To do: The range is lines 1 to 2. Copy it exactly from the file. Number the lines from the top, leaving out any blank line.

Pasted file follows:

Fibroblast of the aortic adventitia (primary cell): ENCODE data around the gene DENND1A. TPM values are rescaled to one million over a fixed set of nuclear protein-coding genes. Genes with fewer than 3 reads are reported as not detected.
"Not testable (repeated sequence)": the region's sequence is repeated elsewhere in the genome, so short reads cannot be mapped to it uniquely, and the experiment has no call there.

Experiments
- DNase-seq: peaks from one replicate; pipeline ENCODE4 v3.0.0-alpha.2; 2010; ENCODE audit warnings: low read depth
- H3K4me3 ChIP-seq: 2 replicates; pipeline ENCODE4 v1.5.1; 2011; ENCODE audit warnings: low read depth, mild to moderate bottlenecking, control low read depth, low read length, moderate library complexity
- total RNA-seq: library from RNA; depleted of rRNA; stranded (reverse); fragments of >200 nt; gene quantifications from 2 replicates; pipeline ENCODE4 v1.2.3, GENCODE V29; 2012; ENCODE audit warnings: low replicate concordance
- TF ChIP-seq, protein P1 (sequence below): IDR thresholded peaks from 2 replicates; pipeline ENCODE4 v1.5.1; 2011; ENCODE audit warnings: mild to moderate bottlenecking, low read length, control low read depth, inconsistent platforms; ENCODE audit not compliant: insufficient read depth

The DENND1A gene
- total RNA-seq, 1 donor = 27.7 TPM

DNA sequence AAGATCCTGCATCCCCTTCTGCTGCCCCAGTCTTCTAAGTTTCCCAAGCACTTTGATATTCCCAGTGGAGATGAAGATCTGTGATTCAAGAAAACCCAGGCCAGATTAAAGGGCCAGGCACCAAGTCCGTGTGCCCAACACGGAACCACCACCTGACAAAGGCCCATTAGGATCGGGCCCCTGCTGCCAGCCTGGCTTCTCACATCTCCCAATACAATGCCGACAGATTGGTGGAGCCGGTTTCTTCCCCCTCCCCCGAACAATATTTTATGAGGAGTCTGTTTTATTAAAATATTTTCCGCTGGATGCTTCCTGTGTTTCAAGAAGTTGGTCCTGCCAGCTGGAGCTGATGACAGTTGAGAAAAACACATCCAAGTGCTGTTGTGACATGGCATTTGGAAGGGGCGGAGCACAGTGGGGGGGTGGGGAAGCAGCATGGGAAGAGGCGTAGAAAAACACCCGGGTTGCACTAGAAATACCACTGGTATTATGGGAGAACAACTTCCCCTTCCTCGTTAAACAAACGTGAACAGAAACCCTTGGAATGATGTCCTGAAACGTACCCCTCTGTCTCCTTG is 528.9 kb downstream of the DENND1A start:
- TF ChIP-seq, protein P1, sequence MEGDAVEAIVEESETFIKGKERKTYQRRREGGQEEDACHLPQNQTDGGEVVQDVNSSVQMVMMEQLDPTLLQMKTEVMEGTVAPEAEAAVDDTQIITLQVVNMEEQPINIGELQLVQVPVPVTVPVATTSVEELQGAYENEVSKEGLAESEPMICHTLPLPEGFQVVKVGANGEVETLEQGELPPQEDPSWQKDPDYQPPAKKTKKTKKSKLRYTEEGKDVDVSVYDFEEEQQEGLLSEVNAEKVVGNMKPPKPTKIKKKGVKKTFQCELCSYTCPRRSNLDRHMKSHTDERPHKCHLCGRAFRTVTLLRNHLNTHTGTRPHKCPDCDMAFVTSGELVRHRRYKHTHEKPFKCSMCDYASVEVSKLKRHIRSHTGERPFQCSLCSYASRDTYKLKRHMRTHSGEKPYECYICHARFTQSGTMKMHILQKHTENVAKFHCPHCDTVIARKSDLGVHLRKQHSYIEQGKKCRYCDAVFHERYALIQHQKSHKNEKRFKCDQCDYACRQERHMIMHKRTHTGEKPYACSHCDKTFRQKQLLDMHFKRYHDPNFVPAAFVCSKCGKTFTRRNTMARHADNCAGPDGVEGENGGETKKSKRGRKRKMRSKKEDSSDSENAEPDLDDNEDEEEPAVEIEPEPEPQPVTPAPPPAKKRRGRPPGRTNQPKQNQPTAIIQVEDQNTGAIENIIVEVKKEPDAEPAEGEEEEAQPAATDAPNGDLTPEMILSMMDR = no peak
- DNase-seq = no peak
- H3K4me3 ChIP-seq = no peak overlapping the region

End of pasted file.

Fibroblast of the aortic adventitia (primary cell): ENCODE data around the gene DENND1A. TPM values are rescaled to one million over a fixed set of nuclear protein-coding genes. Genes with fewer than 3 reads are reported as not detected.
"Not testable (repeated sequence)": the region's sequence is repeated elsewhere in the genome, so short reads cannot be mapped to it uniquely, and the experiment has no call there.